1966 AH Sprite 30 years ago. It threw a rod on the way back to college any I couldn't afford to fix it!

Thanks
Al
Dude congrats on joining the Ferrari team. You should do tonnes of homework
first find out all the quirks about the 355 and definitely haggle the price after you do a PPI. 355 are awesome cars but if you buy a lemon YIKES $$$$$$
In the end you have to feel comfortable with the seller and the sale if one or the other bothers you BAIL.......

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post #3 of 10 Old 02-08-2008, 07:03 AM
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Hi,
I/my family have bought numerous cars at long distance. Flying out tomorrow morning at 6:30am to pick up my dad's "new" 1999 550 Maranello (our first Ferrari). So far every sale has gone without a hitch, usually starting with cars on Ebay (though very few were bought through the Ebay process, most were negotiated outside of Ebay). I do highly suggest you see the car in person before paying the whole price. We have bought 2 cars "sight unseen" and had them shipped and both worked out fine, however one was a 1955 Jag which we knew to be in need of total restoration and the other was a brand new Jeep Wrangler which still had full warranty so there was minimal risk. We have also bought via Ebay 2 Bentleys a Porsche, a Jag and another Jeep.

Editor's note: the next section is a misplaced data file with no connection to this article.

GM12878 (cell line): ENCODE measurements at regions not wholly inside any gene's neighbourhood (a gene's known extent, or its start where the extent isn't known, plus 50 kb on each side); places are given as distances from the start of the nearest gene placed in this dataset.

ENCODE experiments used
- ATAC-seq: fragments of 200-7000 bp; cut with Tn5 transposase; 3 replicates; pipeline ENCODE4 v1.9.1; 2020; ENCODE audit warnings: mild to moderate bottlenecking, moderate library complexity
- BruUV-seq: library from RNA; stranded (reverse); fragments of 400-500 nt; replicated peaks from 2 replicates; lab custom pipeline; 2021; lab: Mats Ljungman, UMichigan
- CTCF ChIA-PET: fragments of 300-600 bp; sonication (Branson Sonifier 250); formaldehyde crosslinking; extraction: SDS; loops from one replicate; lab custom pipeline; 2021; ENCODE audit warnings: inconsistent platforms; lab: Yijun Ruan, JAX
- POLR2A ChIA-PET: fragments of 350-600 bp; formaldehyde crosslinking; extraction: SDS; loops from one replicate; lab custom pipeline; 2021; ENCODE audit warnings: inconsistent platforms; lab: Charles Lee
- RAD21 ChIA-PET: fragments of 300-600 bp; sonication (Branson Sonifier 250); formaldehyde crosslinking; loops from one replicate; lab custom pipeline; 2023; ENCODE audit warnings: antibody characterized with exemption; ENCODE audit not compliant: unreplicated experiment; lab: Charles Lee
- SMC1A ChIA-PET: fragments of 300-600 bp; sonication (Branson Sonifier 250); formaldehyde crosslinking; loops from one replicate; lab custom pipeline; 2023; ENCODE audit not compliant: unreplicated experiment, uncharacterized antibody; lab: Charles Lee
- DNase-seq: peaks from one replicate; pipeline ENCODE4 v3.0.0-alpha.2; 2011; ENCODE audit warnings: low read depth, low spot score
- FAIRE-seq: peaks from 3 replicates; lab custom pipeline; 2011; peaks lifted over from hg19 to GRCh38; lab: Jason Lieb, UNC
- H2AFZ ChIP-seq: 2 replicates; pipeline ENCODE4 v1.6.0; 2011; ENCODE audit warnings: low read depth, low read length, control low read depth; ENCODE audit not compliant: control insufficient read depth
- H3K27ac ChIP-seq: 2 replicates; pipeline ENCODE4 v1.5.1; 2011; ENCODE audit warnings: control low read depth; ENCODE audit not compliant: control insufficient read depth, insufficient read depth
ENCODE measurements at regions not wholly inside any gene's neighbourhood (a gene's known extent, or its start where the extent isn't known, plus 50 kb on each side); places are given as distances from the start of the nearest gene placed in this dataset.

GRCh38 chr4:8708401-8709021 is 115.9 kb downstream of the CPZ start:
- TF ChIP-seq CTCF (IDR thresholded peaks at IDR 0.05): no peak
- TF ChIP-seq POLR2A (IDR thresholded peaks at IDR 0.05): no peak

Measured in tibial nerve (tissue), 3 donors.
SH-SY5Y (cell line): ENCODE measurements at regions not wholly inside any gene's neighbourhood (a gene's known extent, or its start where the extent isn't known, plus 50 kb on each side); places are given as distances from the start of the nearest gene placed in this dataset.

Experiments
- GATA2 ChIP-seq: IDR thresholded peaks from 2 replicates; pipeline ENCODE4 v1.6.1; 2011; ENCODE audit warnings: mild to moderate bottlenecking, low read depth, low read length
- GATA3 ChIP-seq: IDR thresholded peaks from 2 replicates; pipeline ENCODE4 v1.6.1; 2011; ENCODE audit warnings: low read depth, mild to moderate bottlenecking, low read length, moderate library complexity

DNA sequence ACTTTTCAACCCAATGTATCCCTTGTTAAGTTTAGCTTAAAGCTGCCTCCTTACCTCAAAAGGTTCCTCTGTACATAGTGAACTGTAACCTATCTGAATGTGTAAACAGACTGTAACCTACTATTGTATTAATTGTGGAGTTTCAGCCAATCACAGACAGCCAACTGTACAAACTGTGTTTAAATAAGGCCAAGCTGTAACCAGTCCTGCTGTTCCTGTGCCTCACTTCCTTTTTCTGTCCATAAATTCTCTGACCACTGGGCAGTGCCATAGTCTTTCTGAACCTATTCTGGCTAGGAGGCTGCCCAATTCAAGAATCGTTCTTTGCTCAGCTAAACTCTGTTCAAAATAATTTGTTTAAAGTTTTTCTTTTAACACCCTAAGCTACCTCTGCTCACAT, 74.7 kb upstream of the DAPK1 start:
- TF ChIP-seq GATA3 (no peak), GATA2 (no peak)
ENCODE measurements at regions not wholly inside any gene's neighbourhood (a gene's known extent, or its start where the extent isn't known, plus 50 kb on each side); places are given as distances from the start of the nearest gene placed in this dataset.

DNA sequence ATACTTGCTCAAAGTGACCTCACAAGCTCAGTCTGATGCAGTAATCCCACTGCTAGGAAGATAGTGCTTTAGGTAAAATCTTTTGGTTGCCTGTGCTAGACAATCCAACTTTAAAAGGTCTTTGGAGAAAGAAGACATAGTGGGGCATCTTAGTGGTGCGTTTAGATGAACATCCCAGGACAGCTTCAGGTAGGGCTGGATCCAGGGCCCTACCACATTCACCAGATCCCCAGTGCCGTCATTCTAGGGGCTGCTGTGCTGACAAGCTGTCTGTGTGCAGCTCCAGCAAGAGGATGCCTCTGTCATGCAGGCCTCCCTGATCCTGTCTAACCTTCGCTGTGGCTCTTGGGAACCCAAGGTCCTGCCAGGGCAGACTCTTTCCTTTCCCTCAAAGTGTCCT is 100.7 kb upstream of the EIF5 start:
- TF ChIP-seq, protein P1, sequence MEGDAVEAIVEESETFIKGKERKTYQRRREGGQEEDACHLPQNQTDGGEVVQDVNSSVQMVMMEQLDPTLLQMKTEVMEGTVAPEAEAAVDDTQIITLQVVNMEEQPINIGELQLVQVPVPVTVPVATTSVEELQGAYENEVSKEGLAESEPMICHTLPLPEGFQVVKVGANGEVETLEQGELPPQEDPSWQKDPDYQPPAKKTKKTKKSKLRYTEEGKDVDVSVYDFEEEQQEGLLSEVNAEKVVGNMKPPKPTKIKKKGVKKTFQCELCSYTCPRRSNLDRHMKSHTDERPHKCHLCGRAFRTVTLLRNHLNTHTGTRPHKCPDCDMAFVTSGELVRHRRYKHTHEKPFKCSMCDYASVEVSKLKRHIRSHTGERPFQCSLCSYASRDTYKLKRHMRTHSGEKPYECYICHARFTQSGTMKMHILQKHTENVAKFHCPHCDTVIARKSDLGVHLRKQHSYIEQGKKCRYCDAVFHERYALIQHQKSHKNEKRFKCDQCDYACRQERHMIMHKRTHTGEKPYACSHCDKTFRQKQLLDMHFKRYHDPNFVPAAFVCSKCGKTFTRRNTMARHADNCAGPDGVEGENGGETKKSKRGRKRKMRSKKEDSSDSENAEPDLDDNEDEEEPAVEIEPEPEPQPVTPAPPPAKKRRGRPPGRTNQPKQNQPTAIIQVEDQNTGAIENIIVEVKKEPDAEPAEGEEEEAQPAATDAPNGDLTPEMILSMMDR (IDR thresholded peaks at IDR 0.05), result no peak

As you said have someone "local" check the car out, but do go see it yourself as well if you are serious. I would volunteer to do the checking out as I'm only a bit over an hour from Kingston, however I have no experience at all with 355's or Ferrari in general, and the next time I'm available is next weekend. I highly recommend if you have someone check it out to be sure they are familiar/fluent in the model you're looking at and know what problem areas to look for. We had a "professional" inspection company go to look at our first Bentley (a 1991 Turbo R) and we were pretty dissappointed with what he told us versus what we saw. obvious he really didn't know what he was doing (said the doors/hood were fiberglass??? They are aluminum in real life... etc.)